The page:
Identify the subunit(s) of the mitochondrial electron transport chain responsible for oxygen-sensing in the pulmonary vasculature.
The ability to respond to changes in oxygen is mediated by the homeostatic oxygen sensing system, consisting of resistance pulmonary arteries (PA), ductus arteriosus, carotid bodies, and neuroepithelial bodies, functioning together to improve oxygen uptake and delivery. Within the PA, hypoxic pulmonary vasoconstriction (HPV) matches lung perfusion to ventilation, whereas systemic arteries dilate during hypoxia. Mitochondria in pulmonary artery smooth muscle cells (PASMC) serve as redox-sensitive O2 sensors, modulating vascular tone by releasing reactive oxygen species (ROS) in proportion of alveolar O2 levels. These ROS control the function of potassium channels (e.g. Kv1.5) and enzymes (e.g. rho kinase). However, the identity of the specific mitochondrial protein(s) responsible for oxygen-sensing remains elusive. Because HPV is unique to PASMC (systemic ASMC dilate during hypoxia), we compared these mitochondria, reasoning the oxygen-sensing components of the mitochondria might be differentially expressed.
Mitochondria from rat pulmonary and renal artery (RA) SMC were compared via activity assay, micropolarimetry, mass spectrometry, RT-PCR and Western blot. Hydrogen peroxide (H2O2) and calcium flux were measured using H2O2- and Ca2+-specific probes and confocal microscopy.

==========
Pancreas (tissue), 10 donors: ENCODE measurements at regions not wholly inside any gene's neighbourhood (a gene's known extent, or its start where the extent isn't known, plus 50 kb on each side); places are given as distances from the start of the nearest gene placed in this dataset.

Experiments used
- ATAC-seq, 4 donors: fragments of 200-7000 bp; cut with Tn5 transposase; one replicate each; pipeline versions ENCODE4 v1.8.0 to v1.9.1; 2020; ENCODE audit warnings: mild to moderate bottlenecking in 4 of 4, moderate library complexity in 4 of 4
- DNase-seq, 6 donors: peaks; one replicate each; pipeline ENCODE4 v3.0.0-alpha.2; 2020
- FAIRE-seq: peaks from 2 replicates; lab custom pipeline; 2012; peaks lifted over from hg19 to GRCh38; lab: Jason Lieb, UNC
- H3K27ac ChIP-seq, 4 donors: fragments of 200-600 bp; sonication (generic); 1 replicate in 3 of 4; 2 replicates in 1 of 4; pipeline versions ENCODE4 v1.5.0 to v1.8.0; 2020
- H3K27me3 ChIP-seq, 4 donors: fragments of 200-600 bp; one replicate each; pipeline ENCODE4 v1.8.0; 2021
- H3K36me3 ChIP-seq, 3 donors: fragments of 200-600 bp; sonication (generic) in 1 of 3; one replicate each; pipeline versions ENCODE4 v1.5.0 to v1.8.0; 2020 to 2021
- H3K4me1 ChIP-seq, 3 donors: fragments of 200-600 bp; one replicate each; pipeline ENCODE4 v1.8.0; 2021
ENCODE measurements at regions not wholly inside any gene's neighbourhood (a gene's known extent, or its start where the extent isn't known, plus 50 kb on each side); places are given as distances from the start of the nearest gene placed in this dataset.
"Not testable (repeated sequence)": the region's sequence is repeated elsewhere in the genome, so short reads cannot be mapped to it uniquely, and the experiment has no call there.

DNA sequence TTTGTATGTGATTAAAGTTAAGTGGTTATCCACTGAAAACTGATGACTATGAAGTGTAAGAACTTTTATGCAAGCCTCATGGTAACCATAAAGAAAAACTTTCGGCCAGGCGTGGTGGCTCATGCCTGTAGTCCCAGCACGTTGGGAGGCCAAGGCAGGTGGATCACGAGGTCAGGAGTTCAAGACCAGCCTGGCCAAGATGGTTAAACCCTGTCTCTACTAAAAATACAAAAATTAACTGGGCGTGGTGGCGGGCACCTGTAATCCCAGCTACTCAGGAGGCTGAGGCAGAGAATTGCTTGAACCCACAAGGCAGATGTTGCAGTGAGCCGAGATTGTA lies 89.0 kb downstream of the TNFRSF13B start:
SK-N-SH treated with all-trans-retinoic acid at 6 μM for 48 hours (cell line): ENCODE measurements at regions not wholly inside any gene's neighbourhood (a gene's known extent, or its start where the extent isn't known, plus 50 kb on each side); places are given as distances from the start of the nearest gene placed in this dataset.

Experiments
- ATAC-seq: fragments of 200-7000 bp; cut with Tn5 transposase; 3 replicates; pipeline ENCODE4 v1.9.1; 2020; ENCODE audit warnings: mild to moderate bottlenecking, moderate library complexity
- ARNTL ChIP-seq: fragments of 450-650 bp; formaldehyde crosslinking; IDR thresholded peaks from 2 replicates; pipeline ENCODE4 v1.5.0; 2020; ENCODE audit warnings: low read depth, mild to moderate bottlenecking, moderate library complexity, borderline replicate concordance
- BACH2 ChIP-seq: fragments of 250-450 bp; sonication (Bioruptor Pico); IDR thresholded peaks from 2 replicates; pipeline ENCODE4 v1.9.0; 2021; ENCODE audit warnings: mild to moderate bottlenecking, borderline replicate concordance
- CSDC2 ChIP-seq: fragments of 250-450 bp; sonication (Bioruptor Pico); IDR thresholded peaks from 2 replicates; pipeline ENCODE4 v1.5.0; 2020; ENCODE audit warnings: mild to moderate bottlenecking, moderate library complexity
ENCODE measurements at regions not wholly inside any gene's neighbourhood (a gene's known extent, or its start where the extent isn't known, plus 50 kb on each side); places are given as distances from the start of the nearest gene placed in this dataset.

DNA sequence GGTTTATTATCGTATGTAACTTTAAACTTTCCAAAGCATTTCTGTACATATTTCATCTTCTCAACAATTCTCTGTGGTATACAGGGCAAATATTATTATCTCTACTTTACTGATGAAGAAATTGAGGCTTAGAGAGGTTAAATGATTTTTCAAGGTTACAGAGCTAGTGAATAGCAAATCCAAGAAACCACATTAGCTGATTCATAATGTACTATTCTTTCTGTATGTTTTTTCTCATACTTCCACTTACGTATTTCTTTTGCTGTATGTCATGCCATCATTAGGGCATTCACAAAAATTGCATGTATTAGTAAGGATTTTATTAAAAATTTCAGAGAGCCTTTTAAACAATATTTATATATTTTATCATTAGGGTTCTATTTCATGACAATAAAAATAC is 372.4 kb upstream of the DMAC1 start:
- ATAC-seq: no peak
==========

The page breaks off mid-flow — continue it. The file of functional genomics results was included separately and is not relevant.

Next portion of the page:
Relative to RASMC, PASMC exhibit increased Complex I activity and oxidative metabolism. Seven candidate proteins/subunits have been identified as differentially expressed in PASMC and RASMC, including iron-sulfur subunits of Complexes I and III, and mitochondrial uncoupling proteins. Upon hypoxia, PASMC H2O2 levels decrease prior to calcium influx, supporting the theory that decreased H2O2 during hypoxia is the cellular signal mediating HPV.
Further experiments aim to confirm the identity of the mitochondrial oxygen sensor via knockdown/silencing of candidate proteins. Identification of specific components of the oxygen-sensing system may identify therapeutic targets for diseases of impaired oxygen-sensing, such as pulmonary hypertension and chronic altitude sickness.